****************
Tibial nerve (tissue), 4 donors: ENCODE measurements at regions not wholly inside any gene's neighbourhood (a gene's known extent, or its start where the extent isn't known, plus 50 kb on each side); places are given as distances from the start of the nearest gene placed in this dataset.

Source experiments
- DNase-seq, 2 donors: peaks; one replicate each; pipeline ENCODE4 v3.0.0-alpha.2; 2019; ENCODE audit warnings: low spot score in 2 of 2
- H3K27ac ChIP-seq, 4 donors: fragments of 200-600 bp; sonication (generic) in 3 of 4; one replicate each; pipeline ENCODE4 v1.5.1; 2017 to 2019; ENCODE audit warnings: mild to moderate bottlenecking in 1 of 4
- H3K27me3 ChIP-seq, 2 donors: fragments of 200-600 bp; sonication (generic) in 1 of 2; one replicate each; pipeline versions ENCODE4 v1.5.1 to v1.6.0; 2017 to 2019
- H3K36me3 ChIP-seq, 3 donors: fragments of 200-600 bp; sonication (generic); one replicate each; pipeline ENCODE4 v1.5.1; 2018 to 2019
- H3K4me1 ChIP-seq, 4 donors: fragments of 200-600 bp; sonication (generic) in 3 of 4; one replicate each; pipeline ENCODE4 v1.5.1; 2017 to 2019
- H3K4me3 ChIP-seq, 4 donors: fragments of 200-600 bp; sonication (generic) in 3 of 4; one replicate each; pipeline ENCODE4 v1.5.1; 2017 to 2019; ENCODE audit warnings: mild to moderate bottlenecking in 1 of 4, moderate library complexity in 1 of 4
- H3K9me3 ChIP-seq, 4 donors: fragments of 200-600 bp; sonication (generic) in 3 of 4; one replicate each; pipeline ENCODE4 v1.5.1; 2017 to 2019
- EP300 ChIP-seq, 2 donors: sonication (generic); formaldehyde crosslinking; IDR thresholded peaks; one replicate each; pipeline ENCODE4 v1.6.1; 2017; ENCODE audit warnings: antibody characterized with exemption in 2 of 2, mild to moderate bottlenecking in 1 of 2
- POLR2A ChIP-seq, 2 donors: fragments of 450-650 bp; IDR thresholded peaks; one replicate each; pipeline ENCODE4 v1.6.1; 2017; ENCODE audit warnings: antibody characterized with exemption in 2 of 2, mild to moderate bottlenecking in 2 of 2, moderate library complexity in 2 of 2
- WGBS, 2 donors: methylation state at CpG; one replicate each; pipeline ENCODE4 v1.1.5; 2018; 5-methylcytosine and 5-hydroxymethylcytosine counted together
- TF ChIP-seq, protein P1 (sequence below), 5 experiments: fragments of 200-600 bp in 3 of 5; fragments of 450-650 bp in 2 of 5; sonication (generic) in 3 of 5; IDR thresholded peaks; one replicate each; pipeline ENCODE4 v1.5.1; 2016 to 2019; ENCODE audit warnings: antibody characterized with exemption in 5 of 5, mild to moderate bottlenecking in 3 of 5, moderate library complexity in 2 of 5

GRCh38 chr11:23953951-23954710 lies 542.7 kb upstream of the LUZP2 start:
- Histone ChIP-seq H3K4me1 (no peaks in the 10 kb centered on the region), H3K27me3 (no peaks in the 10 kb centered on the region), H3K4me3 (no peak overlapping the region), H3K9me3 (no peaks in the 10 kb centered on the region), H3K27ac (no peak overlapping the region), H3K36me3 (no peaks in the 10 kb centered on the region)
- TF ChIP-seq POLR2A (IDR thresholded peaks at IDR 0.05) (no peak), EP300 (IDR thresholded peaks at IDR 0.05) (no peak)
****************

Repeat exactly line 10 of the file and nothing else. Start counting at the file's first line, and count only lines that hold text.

- EP300 ChIP-seq, 2 donors: sonication (generic); formaldehyde crosslinking; IDR thresholded peaks; one replicate each; pipeline ENCODE4 v1.6.1; 2017; ENCODE audit warnings: antibody characterized with exemption in 2 of 2, mild to moderate bottlenecking in 1 of 2